Well, you weren’t my only hope. I had lots of options, but I could certainly have done worse. And by “I” I mean adults who are obsessed with movies about cute robots and ray guns.
There was a great disturbance in the Internet this week when Lost creator and Star Trek rebooter J.J. Abrams was hired to direct the forthcoming Star Wars movie, an event that singlehandedly snuffed out the once-promising “Who is going to direct the new Star Wars movie?” cyber industry. Now half of the entertainment page at Huffington Post (the non-Kim and Kanye half) will be blank. Once they play out the Joss Whedon SNUBBED! angle, that is.
Indeed, even I had to scrap the Star Wars piece I was working on, which I planned to call “Which J.J. would direct the best Star Wars movie?” Good Times co-star and alleged comedian J.J. Walker? 1980s MTV veejay J.J. Jackson? J.J., that half-albino kid I went to school with? I don’t remember his last name, but he seemed like a nice guy.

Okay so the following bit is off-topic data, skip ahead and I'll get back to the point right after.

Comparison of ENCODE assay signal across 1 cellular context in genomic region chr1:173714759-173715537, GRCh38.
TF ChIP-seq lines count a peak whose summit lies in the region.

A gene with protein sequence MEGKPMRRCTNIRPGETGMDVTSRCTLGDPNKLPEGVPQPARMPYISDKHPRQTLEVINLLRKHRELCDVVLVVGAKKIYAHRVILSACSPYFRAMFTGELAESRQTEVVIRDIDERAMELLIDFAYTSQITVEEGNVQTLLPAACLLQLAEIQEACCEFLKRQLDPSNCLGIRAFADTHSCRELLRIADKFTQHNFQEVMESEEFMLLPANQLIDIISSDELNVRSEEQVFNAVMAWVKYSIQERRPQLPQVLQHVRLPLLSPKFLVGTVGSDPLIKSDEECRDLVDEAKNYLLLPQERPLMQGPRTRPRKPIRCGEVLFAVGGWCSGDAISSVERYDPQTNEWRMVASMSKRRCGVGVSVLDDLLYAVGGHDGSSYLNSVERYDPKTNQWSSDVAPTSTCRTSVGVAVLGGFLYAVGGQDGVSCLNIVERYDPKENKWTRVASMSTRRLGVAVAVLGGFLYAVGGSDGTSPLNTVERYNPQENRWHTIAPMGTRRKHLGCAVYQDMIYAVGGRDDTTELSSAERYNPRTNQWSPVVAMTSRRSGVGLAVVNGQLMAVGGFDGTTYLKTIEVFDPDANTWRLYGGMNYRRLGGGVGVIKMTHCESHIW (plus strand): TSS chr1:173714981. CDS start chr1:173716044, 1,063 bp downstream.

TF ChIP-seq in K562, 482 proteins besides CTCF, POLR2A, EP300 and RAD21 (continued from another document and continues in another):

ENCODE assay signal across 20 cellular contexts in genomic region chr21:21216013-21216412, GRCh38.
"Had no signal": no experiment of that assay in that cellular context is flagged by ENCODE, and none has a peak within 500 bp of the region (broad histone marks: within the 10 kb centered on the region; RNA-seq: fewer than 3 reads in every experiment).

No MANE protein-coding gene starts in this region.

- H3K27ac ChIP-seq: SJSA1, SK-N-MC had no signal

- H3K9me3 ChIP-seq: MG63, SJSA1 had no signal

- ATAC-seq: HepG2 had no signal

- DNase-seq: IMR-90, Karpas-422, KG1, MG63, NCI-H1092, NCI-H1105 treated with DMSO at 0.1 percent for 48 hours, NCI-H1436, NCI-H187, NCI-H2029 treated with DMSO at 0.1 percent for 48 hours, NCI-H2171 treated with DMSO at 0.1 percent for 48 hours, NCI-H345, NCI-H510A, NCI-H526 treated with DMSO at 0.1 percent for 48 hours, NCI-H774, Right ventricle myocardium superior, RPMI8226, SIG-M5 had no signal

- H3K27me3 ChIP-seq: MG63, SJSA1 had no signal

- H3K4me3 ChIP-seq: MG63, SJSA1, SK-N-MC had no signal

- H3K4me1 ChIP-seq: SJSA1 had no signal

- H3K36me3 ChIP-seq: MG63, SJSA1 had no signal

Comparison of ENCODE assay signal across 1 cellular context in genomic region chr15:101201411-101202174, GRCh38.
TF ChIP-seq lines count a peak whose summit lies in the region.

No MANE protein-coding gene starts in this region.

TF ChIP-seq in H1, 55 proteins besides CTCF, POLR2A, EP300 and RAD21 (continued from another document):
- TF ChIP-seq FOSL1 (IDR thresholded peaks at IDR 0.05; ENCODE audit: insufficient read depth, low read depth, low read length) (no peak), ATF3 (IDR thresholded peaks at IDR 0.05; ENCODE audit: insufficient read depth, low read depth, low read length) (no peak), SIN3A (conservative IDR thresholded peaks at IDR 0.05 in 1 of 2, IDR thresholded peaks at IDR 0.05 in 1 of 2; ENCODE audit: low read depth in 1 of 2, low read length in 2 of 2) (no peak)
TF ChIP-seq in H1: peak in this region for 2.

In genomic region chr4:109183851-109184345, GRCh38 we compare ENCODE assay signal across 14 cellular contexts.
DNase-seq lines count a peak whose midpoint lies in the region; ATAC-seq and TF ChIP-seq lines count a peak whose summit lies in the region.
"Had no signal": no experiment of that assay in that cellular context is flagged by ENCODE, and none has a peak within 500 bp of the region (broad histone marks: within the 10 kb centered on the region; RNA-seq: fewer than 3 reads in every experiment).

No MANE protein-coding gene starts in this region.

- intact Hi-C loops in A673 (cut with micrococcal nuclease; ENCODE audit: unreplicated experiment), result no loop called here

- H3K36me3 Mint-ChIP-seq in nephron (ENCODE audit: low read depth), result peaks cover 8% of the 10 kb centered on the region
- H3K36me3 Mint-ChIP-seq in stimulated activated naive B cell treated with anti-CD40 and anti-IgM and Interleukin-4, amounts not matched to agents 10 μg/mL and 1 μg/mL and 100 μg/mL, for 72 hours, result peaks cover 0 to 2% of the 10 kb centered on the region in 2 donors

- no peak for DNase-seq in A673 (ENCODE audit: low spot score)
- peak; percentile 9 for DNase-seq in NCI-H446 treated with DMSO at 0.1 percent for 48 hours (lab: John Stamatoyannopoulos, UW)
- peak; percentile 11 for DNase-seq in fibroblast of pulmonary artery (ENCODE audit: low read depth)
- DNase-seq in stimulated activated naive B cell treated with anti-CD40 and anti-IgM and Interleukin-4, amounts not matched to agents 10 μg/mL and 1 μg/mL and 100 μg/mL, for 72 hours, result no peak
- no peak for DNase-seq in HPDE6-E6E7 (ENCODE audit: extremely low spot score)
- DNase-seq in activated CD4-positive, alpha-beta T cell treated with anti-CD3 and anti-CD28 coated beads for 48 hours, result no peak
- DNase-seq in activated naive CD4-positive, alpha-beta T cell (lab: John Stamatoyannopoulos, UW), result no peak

Turns out Lucasfilm went with the right double J. In his previous projects, Abrams has proven to be adept at balancing humor and action, working with complex special effects, and wringing as much characterization and tension out of a movie about spaceships as anyone can. His films and shows are crowd-pleasers, which is what you want in a summer blockbuster. If I were Kathleen Kennedy hunting for someone to take the reins on Star Wars – Episode 7, J.J. Abrams would have been at the top of my list.
So, naturally, IMDb’s message boards and other movie sites exploded with outrage upon the announcement, replacing the aforementioned director-speculation industry with a grassroots movement aimed at proving that millions of grown men can still throw infantile temper tantrums. You’d think people who spend so much time obsessing over movies would have the slightest concept of how the industry works and what a director does.